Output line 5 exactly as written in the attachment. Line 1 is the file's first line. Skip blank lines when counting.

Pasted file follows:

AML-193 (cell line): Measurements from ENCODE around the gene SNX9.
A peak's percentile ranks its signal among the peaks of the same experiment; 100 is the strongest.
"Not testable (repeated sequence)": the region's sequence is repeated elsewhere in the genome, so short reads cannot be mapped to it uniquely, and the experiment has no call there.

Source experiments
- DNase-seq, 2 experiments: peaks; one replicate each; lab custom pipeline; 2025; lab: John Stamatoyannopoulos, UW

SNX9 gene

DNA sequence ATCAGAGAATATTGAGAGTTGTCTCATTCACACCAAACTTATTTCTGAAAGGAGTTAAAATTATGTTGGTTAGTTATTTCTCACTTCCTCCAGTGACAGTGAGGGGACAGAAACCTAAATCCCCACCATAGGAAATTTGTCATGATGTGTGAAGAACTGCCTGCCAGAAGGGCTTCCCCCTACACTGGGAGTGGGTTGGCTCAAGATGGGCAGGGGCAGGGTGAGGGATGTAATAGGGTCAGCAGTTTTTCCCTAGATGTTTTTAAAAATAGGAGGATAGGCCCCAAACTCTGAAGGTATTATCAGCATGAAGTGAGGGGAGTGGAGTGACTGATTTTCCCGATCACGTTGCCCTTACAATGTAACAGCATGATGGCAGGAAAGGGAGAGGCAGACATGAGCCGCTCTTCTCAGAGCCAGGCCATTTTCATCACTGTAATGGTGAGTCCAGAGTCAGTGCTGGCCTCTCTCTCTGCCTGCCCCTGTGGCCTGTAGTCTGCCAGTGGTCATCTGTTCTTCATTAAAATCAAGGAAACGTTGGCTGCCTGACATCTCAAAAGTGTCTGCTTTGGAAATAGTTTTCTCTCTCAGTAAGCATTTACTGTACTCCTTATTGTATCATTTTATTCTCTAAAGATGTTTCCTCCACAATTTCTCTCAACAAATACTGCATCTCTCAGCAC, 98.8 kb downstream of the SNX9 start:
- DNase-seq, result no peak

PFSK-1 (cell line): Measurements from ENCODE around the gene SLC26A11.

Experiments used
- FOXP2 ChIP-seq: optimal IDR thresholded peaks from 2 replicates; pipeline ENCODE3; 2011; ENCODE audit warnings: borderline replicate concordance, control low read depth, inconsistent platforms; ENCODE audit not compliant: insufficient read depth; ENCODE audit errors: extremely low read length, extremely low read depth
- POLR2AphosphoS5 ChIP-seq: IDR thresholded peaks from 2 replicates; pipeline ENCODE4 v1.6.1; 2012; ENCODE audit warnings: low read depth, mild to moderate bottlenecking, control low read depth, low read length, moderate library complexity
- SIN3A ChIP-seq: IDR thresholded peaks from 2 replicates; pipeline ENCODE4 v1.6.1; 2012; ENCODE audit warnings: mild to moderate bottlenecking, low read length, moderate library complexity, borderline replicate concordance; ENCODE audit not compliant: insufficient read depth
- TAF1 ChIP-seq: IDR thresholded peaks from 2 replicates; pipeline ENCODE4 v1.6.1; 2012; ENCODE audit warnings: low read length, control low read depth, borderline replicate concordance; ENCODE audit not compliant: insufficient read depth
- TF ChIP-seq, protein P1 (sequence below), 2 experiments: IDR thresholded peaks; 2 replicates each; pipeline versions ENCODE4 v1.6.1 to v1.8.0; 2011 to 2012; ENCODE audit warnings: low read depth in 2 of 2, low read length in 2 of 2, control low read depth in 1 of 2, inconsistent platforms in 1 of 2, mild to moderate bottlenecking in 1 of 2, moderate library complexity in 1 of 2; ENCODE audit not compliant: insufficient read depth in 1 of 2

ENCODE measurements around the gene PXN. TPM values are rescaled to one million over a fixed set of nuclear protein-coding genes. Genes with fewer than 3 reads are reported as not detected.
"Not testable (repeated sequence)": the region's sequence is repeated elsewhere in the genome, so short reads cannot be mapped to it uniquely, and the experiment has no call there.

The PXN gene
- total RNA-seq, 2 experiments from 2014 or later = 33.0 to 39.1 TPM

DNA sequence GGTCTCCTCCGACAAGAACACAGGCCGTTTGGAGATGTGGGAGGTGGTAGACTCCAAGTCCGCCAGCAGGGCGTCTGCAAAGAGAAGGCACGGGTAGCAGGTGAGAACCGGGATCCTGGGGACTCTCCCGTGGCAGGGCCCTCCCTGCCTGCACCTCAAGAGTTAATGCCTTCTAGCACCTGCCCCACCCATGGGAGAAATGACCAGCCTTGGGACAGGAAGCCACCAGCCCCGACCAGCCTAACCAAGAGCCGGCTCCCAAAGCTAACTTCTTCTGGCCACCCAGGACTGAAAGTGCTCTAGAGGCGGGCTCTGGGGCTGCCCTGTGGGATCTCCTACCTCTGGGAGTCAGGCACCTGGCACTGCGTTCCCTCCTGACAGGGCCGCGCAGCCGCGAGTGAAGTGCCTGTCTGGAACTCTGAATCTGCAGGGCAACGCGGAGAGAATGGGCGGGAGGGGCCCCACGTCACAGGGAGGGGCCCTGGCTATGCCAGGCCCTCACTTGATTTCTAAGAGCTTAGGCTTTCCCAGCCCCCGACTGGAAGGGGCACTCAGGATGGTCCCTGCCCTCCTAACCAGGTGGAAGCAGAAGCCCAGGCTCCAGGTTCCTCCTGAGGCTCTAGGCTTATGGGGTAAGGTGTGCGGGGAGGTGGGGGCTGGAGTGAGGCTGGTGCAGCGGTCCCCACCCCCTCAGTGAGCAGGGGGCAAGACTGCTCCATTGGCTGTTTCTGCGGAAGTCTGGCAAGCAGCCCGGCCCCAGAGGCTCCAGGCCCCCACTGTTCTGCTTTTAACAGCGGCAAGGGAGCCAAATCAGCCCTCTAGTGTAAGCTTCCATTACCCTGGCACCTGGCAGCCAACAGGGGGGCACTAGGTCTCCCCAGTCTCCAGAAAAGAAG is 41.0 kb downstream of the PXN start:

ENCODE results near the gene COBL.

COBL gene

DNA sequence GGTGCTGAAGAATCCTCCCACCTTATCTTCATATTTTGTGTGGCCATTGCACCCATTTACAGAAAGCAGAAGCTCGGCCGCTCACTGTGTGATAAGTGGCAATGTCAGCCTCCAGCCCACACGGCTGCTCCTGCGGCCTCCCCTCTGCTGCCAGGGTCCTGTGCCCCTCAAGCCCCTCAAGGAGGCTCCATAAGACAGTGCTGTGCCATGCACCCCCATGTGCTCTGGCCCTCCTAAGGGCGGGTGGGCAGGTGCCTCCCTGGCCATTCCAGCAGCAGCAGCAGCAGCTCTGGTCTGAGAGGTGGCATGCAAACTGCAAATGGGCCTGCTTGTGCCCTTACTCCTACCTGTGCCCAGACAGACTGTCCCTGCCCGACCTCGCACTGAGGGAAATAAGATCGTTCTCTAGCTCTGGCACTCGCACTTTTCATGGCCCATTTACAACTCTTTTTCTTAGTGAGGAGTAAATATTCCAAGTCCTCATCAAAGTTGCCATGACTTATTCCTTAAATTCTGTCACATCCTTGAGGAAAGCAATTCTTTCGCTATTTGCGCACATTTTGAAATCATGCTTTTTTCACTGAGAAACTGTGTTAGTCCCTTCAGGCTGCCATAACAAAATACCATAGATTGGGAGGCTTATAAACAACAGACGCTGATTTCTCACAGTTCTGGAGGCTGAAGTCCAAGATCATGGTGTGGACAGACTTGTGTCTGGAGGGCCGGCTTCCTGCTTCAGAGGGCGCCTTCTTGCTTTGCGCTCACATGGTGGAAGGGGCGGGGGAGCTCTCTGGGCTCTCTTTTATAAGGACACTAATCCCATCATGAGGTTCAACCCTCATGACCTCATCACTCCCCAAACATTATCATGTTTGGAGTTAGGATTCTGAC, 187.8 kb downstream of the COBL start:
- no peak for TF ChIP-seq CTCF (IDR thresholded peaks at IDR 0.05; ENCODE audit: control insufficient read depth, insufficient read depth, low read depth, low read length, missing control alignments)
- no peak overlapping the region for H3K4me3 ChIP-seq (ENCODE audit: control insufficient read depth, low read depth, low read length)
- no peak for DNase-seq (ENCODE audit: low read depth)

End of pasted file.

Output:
- DNase-seq, 2 experiments: peaks; one replicate each; lab custom pipeline; 2025; lab: John Stamatoyannopoulos, UW